The hybrid format is also practical for investors interested in dipping in to hear a specific pitch instead of sitting through the entire event. In 2023, Grow-NY received 323 applications from startups in 49 countries, but only 20 made it through to pitch live during the annual summit. Those 20 startups, each paired with an experienced mentor and given the opportunity to take business development trips to the region prior to the event, represent different aspects of the food and agriculture business, Smith said, because “we are a program that addresses the food system in its entirety, so it’s everything from the furthest upstream, like soil health technology, down to the best new allergen-free cookie on the market. The audience for those two things is going to be quite different, down to investors and lenders and potential strategic relationships.” And so, it’s probably not the same venture capitalist who would be interested in both “novel biopesticides and granola,” Smith said. The online offering “provides a nice way for people to dip in and out.”

people talking in lobby

Besides its pitch competition, Grow-NY features an expo, educational program, and networking opportunities.

Sowing Ideas

The symposium aspect of the event, Smith said, is key to bringing together the ideas presented throughout the wide variety of business pitches. In 2023, the event kicked off with a keynote — “Climate Beneficial Technology as an Engine for Regional Economic Impact” — given by Cornell University’s Benjamin Z. Houlton, the Ronald P. Lynch Dean of the College of Agriculture and Life Sciences; and Britt Groosman, the Environmental Defense Fund’s vice president of climate-smart agriculture.

“The intersection of the climate crisis and agriculture, obviously, continues to be a major concern,” Smith said. There is a vast range of micro-subjects within climate-smart agriculture and food production, she said, and “there’s a lot of engagement when we have talks that address it explicitly.” The event also featured talks on digital agriculture technology on small and mid-sized farms and seeding dairy innovation through entrepreneurship. On each panel, Smith said she aims to feature diverse voices for a well-rounded discussion. They include someone who is an innovator — “from a startup or [who has] graduated from a startup who has scaled their business and now they’re in growth mode,” she said — as well as someone who represents funding, like a venture capitalist, and an industry player.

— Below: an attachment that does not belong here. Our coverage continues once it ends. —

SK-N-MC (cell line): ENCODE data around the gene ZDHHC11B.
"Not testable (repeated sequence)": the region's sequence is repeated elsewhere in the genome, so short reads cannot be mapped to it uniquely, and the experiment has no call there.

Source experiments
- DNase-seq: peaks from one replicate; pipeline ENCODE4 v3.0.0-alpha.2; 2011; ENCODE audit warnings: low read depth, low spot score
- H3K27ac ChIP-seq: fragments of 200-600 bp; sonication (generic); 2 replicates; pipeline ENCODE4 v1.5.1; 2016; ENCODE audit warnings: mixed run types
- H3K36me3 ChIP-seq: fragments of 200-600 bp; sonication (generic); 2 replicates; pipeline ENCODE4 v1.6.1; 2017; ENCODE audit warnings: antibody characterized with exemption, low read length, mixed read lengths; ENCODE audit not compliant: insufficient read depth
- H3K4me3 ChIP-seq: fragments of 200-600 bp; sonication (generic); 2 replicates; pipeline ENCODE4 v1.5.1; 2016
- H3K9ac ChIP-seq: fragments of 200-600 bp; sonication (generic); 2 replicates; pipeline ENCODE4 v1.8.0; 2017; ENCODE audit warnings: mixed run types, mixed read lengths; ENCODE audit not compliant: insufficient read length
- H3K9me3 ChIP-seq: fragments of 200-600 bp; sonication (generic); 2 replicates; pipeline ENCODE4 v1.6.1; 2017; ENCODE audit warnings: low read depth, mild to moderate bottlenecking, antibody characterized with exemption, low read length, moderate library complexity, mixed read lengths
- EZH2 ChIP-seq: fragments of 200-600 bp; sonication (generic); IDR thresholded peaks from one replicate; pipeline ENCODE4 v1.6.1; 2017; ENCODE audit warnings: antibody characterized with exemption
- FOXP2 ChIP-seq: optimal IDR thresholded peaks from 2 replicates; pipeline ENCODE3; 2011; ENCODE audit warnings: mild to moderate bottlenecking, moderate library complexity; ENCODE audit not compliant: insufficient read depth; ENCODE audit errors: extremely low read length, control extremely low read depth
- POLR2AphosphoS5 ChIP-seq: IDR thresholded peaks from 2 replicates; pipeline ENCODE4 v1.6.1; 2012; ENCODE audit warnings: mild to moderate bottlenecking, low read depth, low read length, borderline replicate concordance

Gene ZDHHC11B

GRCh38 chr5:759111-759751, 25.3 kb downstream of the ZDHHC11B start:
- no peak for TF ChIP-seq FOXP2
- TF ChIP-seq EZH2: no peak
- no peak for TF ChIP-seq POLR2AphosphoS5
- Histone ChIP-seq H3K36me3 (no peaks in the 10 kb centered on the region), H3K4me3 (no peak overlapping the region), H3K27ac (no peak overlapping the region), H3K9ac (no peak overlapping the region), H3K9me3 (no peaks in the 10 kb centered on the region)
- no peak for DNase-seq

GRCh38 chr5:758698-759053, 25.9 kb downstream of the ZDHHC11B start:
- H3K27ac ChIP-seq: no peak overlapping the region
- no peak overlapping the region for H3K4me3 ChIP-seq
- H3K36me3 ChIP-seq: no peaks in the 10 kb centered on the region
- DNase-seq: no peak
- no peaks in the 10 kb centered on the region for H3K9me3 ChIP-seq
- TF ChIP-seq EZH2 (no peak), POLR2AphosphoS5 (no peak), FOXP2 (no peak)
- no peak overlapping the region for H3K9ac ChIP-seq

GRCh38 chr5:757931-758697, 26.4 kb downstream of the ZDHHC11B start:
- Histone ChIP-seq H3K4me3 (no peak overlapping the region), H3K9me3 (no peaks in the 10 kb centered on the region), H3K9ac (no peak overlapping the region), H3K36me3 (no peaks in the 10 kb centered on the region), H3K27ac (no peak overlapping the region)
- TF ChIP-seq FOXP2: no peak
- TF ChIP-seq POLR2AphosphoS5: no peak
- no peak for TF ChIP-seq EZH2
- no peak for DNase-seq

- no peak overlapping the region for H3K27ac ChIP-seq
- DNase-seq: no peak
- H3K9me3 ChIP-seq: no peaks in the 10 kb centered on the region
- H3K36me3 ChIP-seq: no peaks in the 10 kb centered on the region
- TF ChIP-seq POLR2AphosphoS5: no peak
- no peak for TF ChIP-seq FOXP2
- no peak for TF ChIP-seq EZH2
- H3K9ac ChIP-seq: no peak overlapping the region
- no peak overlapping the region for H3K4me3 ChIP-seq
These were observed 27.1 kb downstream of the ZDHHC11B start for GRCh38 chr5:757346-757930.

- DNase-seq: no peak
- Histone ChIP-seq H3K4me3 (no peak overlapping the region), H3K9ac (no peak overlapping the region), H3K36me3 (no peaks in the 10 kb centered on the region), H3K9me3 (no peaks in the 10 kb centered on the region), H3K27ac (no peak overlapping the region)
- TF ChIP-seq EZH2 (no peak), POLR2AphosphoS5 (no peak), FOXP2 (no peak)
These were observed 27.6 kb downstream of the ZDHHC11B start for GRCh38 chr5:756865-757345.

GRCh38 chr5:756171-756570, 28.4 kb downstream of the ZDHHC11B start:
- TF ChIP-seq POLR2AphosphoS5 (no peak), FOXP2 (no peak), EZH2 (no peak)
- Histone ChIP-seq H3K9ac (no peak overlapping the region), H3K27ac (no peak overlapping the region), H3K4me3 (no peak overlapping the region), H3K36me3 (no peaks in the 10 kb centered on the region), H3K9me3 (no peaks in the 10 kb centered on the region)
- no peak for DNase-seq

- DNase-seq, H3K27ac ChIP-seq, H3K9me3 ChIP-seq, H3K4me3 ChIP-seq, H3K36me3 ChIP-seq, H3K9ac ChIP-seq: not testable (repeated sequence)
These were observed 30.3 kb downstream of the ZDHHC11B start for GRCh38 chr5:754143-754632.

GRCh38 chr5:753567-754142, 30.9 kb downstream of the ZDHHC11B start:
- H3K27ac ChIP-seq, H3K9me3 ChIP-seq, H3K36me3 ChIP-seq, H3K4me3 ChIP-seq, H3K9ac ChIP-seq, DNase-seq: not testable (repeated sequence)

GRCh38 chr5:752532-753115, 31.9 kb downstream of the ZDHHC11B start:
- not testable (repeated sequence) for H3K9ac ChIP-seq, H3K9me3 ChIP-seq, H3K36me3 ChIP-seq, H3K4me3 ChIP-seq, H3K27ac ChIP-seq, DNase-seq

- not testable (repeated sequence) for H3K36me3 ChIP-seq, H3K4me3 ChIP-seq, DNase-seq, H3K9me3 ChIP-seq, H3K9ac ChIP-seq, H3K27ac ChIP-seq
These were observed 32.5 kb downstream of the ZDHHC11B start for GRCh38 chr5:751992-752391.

“In the context of some of the panels, sometimes that means somebody who is a well-established farmer who might engage with the startup” who is represented, she said.

This year, Grow-NY will be held in November in Ithaca, New York, where Cornell University is based, and themed around “interdisciplinary work that’s being done in our region to stimulate a bioeconomy,” Smith said. The theme “conveniently” has three pillars, she said, that will easily work as panel discussions — one on net-zero dairy farming, another on upcycling and valorizing agricultural waste (as a sustainable resource), and a third on rural nutrition and making rural farms more sustainable.

Smith is confident in those topic areas, based on her track record. “Picking an idea that we’re trying to bring to life for our guests,” she said, “has been pretty successful for us.” But it’s more than the event’s theme that resonates with participants — it’s the culture it sows. At Grow-NY, Smith said, “everybody has the opportunity to feel like they belong and also, learn something.”

The Entrepreneurial Mindset

Cornell University’s Center for Regional Economic Advancement (CREA) goes beyond the Grow-NY program. Its mission is to help startups begin, upscale, and grow, and that begins on campus. Several colleagues of CREA’s Jenn Smith help teach undergraduate and graduate students the basics of entrepreneurialism.

“There’s a mindset that needs to be cultivated,” Smith said. “To give someone financial capital without helping them develop that mindset and the human capital, is really almost to do them a disservice. That’s what we’re here to do,” she said. “To teach people the best way to move forward with their startups, to increase their likelihood of scaling, and to help them pivot if it’s not going to happen.”

Casey Gale is managing editor of Convene.

Become a Member

Get premium access to provocative executive-level education, face-to-face networking and business intelligence.